5. Your loved one drinks instead of doing activities and hobbies they used to enjoy.
Individuals who are addicted to alcohol often prioritize their drinking over other hobbies and activities they used to enjoy. If instead of playing a sport, spending time with family, or playing a musical instrument like he or she used to, you see that your loved one is more interested in going out and getting drunk, this should be a clear sign that alcohol abuse has become a problem.
6. Your loved one keeps drinking despite the problems it causes at home, school, and work.
Addiction is a chronic relapsing brain disease that quickly seeps into other aspects of life. Although some alcoholics manage to keep their lives in order for a short amount of time (often referred to as “functioning alcoholics”), most people who are addicted experience a number of negative effects in various aspects of their lives, including at home, at work, and at school. If your loved one is an alcoholic, he or she may:
- Lie about his or her behaviors or whereabouts
- Disappear for hours or days without explanation
- Show up late to work or call in sick frequently
- Stop going to class or miss classes and exams frequently
7. Your loved one puts themselves or others at risk for physical danger while drinking.
If your loved one operates a vehicle, motorcycle, or machinery at work while intoxicated, he or she is putting themselves and others in direct physical danger. These kinds of actions are not only very irresponsible, but they may also result in loss of employment, legal fees, criminal charges and incarceration, extreme injury, or even death. People who are addicted to alcohol will not be able to make responsible judgments or decisions while they are under the influence of alcohol, and unfortunately, this often leads to dangerous and life-threatening decisions.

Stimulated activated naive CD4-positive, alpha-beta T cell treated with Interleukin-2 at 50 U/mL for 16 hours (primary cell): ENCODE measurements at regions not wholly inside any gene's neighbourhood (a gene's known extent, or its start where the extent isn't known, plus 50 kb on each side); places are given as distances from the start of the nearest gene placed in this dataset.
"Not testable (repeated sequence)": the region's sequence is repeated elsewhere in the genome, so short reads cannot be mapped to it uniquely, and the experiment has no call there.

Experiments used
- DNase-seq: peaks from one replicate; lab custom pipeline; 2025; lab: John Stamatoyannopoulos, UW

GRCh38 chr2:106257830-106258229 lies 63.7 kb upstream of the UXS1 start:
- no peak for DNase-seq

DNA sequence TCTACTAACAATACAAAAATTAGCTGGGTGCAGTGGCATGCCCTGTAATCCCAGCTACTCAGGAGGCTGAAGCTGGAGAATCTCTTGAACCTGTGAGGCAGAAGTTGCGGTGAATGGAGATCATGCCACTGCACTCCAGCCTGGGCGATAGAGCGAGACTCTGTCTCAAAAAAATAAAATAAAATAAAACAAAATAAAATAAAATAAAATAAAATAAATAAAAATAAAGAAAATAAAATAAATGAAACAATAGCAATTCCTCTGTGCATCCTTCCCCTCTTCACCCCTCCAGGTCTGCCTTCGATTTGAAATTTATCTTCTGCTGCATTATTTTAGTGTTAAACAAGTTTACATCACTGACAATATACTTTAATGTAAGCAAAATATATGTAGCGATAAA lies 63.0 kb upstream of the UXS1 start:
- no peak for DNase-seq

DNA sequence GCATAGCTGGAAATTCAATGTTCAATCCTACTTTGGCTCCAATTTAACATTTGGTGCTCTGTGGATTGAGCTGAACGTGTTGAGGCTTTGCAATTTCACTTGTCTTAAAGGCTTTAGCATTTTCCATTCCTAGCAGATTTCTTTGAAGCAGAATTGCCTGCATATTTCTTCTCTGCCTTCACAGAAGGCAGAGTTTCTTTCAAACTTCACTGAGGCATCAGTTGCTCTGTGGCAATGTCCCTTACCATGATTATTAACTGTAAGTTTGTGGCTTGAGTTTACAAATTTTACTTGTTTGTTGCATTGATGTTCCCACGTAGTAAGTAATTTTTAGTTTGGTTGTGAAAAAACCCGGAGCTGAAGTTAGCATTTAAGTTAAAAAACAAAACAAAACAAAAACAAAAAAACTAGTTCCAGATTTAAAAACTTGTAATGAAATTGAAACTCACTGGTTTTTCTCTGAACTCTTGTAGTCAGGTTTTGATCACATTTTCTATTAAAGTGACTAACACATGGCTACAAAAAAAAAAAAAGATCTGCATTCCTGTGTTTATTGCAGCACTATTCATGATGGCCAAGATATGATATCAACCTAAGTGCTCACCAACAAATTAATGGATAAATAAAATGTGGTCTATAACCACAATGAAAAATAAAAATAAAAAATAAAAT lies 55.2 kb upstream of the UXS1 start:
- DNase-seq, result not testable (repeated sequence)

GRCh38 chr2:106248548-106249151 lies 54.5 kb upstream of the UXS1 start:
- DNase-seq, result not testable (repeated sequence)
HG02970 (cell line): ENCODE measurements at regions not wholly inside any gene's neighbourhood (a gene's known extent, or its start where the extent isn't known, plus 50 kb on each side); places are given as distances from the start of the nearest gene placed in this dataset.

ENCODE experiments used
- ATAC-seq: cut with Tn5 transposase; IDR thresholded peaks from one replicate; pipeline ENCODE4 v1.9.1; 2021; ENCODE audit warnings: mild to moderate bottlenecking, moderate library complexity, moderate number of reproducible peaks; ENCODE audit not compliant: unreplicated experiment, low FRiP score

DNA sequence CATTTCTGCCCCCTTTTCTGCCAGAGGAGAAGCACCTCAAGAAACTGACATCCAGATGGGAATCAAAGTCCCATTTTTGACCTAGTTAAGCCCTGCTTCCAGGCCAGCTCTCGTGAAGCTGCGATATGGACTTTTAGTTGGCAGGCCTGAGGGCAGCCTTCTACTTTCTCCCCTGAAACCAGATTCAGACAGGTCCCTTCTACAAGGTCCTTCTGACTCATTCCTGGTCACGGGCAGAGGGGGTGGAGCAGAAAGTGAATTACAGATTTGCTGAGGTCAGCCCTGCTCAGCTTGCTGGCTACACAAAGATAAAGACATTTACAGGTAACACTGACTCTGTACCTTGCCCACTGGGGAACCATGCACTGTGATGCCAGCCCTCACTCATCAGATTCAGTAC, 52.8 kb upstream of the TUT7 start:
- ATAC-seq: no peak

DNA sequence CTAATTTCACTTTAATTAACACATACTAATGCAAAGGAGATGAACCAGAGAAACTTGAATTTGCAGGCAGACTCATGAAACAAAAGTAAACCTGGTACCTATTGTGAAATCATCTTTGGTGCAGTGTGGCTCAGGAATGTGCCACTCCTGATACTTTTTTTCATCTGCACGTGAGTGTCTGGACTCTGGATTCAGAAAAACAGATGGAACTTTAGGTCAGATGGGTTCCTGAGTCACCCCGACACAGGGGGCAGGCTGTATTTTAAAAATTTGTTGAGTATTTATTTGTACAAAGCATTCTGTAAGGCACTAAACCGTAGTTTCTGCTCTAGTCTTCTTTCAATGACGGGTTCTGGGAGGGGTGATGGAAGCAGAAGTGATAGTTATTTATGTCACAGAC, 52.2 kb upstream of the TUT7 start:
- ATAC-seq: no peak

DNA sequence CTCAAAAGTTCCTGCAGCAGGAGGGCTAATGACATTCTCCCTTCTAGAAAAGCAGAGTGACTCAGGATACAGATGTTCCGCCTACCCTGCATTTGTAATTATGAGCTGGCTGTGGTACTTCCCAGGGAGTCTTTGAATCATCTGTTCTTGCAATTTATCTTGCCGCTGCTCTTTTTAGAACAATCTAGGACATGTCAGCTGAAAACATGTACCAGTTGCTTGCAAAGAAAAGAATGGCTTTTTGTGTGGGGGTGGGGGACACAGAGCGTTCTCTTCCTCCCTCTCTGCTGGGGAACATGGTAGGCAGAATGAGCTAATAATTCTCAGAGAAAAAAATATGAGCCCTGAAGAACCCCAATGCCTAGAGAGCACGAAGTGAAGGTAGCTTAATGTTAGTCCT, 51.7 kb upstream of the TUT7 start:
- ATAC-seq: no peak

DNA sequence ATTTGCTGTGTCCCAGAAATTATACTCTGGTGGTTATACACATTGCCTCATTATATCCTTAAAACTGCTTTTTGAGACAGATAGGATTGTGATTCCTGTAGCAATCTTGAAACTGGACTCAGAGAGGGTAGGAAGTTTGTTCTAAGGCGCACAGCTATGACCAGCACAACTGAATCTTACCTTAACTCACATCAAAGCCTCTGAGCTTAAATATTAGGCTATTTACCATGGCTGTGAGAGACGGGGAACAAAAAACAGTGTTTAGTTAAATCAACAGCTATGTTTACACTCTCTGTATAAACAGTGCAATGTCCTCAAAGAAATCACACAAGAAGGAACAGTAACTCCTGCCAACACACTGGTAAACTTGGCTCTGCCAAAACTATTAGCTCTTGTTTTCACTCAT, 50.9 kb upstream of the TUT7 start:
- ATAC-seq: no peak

8. Your loved one hides his or her drinking from friends and loved ones.
It is also common for addicted individuals to hide their alcohol abuse from friends and family. Most often, this is done in an effort to not only conceal the behavior but also to avoid confrontation and criticism from loved ones. A person may also isolate themselves from friends and family for the same reasons. If a loved one is concealing his or her drinking behaviors, there’s a good chance they are out of control.
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Start the Addiction Treatment Process with Medically-Assisted Alcohol Detox
Regular abuse of alcohol can easily lead to addiction and dependence. Unfortunately, if an addicted person suddenly stops drinking alcohol, withdrawal can be extremely dangerous or deadly.
Alcohol detox should never be attempted independently at home. Medically-assisted alcohol detox is the safest and most comfortable way to get sober. If your loved one is showing signs of alcohol addiction, it’s ideal to talk to him or her about the issue as soon as possible. In the case that he or she is resistant to change, a professional interventionist may be able to help you get your loved one into treatment.
Briarwood Detox Center offers medically-assisted detox and executive detox in a comfortable and safe environment. Our knowledgeable treatment staff can also refer you to a professional interventionist if you need assistance planning and hosting an intervention. Please call Briarwood Detox today to get started.